Organisers of this year’s Eurovision Song Contest in Rotterdam are planning for crowds of up to 80-per-cent capacity ahead of the event in May.
The song contest, which was cancelled in the Dutch city last year due to widespread lockdown in the Netherlands and across Europe, will “definitely take place” from May 18-22, organisers have confirmed.
They have outlined three possible scenarios for staging the show, having already ruled out what they describe as “normal”, which is defined at audience at 100-per-cent capacity, all participants being in Rotterdam and side events also taking place.
They will focus on Plan B, the most optimistic scheme, which proposes a socially distanced event at the Ahoy Arena with artists performing in Rotterdam, while realistically keeping downscaling options on the table for the weeks to come.
A final decision on the number of fans that will be allowed to attend and other matters will be taken by mid-April.
“The Eurovision Song Contest will definitely make its welcome return this May despite the pandemic but, in the prevailing circumstances, it is regrettably impossible to hold the event in the way we are used to,” said Martin Österdahl, executive supervisor of the Eurovision Song Contest.
“The security, health and safety of all participants at the Eurovision Song Contest, from the crew to the artists, is our top priority. We are following international developments closely and continuing to explore and plan for three revised scenarios (B, C and D) first announced last autumn.”
Plan B would allow for up to 80-per-cent capacity at the 16,000-capacity Ahoy, with all or most participants in Rotterdam, some side events and facilities for up to 500 media visitors.
Everyone attending the contest would need to practice social distancing. Strict health and safety measures (including frequent COVID testing) would be in place at the venue. A protocol to protect artists, delegations, and crew on and off site would be adhered to. If there are any delegations who cannot travel to Rotterdam, their artists will perform “live on tape” with a recorded performance being used.
Plan C, defined as “a travel restricted Eurovision Song Contest”, would also see capacity of up to 80 per cent but without acts travelling to Rotterdam. The “lockdown” Plan D would take place without an audience and with all performances recorded remotely.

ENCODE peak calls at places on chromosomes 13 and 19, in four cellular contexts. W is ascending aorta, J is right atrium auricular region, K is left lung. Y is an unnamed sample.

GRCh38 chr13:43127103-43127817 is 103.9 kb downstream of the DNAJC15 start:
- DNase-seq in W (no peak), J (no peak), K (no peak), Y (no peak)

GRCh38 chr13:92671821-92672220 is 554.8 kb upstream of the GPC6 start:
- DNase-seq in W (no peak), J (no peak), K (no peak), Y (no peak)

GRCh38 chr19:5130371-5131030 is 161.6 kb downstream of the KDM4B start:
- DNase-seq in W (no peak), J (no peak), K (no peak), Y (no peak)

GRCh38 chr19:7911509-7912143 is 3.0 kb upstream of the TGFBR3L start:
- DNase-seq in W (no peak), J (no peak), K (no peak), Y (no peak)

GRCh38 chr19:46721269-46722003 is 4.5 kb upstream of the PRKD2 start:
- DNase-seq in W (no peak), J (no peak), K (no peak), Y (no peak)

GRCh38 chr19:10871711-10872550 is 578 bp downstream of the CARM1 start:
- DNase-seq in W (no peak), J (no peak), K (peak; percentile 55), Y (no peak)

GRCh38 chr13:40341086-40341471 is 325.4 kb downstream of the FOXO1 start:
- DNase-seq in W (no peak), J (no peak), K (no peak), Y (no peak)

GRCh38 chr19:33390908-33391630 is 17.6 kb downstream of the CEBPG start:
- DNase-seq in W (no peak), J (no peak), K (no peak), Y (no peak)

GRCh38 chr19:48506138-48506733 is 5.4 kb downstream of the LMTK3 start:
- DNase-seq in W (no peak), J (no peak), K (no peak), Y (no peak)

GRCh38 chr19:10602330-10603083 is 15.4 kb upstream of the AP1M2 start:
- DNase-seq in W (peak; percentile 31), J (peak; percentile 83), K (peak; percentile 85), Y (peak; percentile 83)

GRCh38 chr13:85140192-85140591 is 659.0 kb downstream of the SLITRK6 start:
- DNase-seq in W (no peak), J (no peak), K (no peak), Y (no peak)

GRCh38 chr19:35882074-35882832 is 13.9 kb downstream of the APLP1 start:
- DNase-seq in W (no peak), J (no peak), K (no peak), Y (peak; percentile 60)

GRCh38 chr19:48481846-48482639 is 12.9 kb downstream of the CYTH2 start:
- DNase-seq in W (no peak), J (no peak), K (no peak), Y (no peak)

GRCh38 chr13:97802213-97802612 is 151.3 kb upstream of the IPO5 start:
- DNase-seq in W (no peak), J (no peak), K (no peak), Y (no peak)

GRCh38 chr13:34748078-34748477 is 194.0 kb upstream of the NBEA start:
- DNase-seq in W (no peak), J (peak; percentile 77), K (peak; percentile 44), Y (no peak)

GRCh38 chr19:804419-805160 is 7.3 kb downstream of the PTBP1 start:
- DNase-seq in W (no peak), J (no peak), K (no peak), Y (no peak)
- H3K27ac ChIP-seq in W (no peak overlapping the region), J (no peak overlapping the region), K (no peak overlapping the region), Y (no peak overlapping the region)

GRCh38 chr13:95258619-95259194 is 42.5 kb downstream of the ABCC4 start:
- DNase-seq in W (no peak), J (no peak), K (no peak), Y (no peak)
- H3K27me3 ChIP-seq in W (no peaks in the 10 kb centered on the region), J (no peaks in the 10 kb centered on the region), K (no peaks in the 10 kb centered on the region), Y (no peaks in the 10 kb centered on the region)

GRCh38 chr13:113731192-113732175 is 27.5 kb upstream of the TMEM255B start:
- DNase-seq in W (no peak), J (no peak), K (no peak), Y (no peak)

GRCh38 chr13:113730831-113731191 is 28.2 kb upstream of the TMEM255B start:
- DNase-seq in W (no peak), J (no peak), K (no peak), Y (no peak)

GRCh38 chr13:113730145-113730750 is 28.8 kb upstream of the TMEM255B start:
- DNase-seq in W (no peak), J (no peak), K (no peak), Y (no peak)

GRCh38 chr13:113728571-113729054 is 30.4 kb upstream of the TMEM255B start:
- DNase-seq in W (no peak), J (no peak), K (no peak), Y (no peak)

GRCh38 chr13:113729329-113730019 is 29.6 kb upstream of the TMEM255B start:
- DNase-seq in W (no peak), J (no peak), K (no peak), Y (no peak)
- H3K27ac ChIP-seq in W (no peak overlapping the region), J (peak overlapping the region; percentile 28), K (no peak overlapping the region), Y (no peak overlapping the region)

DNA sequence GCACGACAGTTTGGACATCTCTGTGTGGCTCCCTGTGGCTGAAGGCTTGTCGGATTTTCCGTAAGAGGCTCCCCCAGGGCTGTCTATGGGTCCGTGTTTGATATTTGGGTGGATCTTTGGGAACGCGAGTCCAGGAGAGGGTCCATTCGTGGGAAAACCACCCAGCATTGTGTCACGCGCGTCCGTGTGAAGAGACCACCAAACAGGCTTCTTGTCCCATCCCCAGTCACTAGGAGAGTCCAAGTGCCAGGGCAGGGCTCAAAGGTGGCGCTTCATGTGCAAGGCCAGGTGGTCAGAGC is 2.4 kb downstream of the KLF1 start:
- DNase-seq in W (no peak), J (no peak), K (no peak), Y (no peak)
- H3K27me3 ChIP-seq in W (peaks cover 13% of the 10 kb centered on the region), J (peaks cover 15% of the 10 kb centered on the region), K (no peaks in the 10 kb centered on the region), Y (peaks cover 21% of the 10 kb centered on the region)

Österdahl added: “We’re grateful for the renewed commitment and backing from the City of Rotterdam and the ongoing support of all the participating broadcasters. We very much hope to be able to gather in Rotterdam in May and will do all we can in the coming weeks to achieve this.
“With an ever-changing situation we are taking our time to ensure that we can host the Eurovision Song Contest in the best and safest way possible.”
As there will be less capacity for an audience in Scenarios B and C, organisers have decided to refund all current ticket holders this month and later give them the option to repurchase tickets for the same show.
“The number of tickets available for each show will be dependent on government guidelines regarding social distancing,” organisers said. “[We] are keen to emphasise that, if circumstances allow, there will be opportunities to sell more tickets later.”
Eerste Divisie clubs NEC Nijmegen and Almere City were recently chosen to host test events on February 21 that will see fans return to Dutch football games for the first time since the end of September.
The two second-tier games will be part of eight events run under the banner of ‘Back to Live!’ The venture is being run by Fieldlab Events, a government-backed initiative which represents the events sector during COVID-19.
Image: Rotterdam Ahoy